Nuclear war made the earth uninhabitable. In order to survive, humanity relies on three large spaceships to sustain them for three hundred years in earth’s orbit. Human society has adapted to the strict conditions that life in space requires. Anyone over the age of eighteen who commits a crime is “floated,” but the lawbreakers under eighteen are kept in isolated wings of the ship. One of those lawbreakers is a seventeen-year-old named Clarke Griffin. Clarke proves to be a capable medic, but cannot let go of the death of her father. The leaders of the spaceships decide that it is time to finally determine the Earth’s habitability, and send 100 juvenile prisoners to Earth’s surface. The 100 is the first novel in a series that follows Clarke’s and several other character’s harrowing stories as they try to make a new life on their old planet.
“A smart, funny preteen novel about a unique protagonist: very short Julia is cast as a Munchkin in a local production, causing her to gain and share wisdom about life on and off stage.”
After a staged terrorist attack kills the President and most of Congress, the government is deposed and taken over by the oppressive and all controlling Republic of Gilead. Offred, now a Handmaid serving in the household of the enigmatic Commander and his bitter wife, can remember a time when she lived with her husband and daughter and had a job, before she lost even her own name. Despite the danger, Offred learns to navigate the intimate secrets of those who control her every move, risking her life in breaking the rules in hopes of ending the oppression.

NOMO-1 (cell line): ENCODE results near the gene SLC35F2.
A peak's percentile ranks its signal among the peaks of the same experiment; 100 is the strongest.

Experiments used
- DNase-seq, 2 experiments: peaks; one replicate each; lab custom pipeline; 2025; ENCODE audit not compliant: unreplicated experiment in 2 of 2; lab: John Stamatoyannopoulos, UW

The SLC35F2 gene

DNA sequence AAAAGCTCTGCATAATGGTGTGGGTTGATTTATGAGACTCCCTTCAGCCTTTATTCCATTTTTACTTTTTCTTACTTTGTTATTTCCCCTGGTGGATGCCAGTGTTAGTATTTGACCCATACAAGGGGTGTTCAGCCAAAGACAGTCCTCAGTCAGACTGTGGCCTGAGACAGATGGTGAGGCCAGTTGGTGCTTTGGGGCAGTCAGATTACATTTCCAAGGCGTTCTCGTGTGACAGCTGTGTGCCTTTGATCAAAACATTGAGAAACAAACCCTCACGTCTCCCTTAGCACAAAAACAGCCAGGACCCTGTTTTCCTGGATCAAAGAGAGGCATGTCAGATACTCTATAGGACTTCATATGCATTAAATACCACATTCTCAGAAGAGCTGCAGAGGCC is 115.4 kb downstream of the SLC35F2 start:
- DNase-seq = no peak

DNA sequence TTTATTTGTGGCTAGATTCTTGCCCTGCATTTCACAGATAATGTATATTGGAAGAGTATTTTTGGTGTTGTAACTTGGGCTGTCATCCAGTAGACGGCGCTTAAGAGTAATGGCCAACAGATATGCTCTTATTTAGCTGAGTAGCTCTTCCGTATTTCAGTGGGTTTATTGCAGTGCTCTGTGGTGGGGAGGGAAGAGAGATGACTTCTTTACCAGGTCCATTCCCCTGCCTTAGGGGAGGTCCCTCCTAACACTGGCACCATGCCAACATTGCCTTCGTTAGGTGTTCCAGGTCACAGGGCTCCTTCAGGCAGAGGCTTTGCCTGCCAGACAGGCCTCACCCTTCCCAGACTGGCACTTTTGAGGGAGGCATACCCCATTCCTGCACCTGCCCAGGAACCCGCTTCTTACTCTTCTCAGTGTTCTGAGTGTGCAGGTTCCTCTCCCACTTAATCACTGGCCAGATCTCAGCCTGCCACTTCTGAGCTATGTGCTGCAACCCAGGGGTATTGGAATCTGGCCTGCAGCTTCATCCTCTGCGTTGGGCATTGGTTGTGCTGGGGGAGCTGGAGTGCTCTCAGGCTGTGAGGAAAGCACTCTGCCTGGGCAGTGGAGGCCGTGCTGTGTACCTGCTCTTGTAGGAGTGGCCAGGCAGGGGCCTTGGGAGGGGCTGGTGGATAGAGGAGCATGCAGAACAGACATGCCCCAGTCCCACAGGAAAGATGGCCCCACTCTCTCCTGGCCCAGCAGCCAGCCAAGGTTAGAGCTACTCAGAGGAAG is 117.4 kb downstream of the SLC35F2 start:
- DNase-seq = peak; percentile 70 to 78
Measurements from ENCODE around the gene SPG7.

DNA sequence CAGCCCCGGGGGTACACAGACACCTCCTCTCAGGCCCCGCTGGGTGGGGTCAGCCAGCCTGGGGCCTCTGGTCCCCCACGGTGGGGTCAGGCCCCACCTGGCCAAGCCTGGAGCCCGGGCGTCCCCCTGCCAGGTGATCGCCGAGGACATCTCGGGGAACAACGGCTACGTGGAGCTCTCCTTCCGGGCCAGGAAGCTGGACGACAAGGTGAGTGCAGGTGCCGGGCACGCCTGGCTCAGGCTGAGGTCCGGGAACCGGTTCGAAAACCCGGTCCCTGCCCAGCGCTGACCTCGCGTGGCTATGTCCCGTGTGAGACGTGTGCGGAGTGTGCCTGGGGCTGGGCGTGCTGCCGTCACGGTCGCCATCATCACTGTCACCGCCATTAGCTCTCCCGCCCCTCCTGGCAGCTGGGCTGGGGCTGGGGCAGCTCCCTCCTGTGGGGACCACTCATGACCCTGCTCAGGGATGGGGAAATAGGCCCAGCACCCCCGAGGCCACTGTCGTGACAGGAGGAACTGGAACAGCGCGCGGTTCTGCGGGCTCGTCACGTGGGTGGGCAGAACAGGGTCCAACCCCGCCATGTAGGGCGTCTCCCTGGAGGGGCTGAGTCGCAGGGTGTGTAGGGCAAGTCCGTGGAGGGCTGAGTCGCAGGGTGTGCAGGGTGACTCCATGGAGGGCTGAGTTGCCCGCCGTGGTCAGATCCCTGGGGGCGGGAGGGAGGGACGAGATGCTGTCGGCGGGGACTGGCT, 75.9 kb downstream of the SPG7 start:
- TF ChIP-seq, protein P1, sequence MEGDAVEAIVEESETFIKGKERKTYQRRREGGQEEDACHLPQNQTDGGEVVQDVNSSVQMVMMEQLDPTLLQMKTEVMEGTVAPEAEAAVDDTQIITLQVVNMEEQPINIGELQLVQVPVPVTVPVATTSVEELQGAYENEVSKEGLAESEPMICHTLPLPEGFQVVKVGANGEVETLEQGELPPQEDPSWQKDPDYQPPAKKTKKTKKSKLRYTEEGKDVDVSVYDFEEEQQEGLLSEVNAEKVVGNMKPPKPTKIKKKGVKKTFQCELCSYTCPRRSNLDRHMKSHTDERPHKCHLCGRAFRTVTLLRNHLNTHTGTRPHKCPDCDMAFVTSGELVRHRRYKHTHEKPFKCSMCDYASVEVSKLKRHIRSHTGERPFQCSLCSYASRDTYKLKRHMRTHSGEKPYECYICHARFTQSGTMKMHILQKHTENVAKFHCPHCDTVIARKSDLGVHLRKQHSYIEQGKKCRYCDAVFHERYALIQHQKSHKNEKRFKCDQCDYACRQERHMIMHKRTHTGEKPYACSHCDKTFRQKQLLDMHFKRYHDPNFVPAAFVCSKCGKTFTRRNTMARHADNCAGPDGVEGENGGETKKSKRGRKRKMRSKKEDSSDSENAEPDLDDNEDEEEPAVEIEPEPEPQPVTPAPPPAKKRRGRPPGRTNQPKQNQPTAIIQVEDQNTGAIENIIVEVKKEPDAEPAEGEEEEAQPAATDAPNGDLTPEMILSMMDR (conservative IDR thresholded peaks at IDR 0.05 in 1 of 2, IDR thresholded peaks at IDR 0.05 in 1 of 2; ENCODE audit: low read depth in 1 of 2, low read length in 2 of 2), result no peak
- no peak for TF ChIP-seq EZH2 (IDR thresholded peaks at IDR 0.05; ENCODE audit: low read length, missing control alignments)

“When Mavala Shikongo deserted them, the teachers at the boys’ school in Goas weren’t surprised. How could they be? She was too beautiful, too powerful, and too mysterious for their tiny, remote, and arid world. They knew only one essential fact about their departed colleague: she was a combat veteran of Namibia’s brutal war for independence. When Mavala returns to Goas with a baby son, all are awed by her boldness. The teachers try hard, once again, not to fall in love with her. They fail, immediately and miserably, especially the American volunteer, Larry Kaplanski.”